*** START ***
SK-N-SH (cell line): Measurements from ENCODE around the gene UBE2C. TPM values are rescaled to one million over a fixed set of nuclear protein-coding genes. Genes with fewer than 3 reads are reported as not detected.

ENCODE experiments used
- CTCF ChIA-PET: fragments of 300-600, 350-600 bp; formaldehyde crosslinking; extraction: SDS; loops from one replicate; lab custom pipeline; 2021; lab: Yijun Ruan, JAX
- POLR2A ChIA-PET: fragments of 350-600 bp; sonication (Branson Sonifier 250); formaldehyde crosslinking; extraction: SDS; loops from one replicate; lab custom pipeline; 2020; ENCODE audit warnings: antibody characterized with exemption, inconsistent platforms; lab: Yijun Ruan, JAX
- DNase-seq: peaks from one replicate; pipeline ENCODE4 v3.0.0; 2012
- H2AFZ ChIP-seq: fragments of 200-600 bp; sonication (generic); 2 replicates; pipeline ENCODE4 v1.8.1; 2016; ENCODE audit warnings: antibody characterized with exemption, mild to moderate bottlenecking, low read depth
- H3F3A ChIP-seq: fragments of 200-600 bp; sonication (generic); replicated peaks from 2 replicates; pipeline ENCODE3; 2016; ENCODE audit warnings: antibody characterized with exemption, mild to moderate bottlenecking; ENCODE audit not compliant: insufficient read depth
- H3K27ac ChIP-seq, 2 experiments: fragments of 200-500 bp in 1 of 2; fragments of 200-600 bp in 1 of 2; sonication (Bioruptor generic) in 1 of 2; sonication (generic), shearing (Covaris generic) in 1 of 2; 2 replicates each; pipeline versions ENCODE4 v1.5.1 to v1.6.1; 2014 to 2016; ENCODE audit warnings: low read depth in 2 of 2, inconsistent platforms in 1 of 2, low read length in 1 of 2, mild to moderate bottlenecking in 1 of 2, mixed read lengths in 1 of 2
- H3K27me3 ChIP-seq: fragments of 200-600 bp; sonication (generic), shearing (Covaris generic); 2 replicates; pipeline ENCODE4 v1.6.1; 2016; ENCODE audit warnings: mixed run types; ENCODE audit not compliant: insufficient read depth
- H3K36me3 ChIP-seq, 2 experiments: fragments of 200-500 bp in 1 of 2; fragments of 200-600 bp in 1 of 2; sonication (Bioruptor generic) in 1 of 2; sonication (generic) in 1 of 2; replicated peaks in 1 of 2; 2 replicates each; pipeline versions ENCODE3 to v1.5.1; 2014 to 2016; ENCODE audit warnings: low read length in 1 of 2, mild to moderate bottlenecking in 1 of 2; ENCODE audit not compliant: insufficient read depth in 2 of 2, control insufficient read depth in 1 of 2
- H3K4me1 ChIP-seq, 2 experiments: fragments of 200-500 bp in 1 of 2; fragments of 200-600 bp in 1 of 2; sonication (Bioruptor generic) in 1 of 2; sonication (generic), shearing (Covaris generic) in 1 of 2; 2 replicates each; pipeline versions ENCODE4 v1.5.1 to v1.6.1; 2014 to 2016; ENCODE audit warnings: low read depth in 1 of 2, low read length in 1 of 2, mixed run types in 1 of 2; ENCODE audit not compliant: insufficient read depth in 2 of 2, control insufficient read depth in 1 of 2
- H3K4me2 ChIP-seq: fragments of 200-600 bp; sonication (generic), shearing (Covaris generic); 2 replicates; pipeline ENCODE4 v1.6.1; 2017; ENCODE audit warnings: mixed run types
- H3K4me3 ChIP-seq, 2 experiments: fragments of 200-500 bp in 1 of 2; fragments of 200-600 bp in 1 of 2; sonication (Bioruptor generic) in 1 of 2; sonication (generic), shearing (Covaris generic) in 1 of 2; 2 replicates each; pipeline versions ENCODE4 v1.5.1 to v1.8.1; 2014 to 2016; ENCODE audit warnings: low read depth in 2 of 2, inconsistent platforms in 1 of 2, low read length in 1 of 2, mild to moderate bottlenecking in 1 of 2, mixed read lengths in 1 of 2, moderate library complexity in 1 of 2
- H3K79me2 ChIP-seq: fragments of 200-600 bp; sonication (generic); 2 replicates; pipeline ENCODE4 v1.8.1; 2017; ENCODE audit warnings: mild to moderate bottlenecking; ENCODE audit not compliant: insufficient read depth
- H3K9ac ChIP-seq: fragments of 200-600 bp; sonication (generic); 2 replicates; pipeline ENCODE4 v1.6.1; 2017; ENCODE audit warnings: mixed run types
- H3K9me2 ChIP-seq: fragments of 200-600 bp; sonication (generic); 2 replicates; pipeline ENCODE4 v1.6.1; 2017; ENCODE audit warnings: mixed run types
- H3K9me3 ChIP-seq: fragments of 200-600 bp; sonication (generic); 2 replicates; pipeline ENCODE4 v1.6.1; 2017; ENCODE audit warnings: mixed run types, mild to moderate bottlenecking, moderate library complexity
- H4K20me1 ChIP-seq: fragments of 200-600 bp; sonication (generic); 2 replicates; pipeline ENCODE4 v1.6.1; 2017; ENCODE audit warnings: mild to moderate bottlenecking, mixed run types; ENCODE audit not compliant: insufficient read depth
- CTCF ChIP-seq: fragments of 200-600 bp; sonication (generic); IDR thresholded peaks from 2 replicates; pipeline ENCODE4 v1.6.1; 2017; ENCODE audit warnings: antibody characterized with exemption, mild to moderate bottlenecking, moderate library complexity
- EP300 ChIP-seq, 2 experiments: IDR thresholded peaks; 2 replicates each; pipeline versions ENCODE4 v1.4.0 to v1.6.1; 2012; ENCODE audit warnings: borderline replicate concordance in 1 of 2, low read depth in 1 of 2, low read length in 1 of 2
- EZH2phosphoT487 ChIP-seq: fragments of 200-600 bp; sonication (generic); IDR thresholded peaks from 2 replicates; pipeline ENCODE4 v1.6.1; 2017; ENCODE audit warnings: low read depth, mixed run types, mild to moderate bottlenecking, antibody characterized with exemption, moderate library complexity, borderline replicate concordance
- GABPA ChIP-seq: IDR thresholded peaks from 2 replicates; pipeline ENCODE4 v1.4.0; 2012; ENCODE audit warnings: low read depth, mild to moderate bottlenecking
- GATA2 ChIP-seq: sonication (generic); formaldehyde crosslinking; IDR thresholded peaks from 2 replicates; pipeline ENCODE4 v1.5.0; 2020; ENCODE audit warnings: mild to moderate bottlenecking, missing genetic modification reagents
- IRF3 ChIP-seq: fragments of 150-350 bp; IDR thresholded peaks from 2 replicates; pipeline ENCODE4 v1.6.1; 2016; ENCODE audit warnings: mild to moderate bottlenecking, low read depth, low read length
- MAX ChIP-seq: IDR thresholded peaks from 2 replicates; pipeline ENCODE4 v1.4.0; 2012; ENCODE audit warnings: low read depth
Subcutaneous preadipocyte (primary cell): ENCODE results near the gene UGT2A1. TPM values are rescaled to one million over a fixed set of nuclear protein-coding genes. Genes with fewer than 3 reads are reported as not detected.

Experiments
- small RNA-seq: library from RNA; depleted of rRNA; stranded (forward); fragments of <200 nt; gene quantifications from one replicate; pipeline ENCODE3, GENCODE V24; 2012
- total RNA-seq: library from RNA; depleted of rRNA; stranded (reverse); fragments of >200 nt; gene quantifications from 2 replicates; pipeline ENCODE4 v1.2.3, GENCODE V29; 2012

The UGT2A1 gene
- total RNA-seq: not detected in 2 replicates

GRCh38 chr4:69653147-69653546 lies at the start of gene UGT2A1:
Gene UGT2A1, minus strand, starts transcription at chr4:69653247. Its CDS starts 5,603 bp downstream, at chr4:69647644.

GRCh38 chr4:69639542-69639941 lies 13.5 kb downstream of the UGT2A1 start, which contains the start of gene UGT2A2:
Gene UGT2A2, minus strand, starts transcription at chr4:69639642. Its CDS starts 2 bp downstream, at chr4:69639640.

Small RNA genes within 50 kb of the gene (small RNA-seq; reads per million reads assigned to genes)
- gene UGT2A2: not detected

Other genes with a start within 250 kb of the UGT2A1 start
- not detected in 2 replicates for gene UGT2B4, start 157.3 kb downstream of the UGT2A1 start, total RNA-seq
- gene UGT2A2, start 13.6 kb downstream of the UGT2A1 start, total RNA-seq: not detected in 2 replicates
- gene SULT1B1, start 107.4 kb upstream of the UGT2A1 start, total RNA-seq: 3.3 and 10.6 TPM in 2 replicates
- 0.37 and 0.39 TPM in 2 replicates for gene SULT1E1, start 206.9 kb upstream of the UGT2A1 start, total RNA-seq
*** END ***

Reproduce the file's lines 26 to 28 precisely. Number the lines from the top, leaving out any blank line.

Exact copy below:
Subcutaneous preadipocyte (primary cell): ENCODE results near the gene UGT2A1. TPM values are rescaled to one million over a fixed set of nuclear protein-coding genes. Genes with fewer than 3 reads are reported as not detected.

Experiments
- small RNA-seq: library from RNA; depleted of rRNA; stranded (forward); fragments of <200 nt; gene quantifications from one replicate; pipeline ENCODE3, GENCODE V24; 2012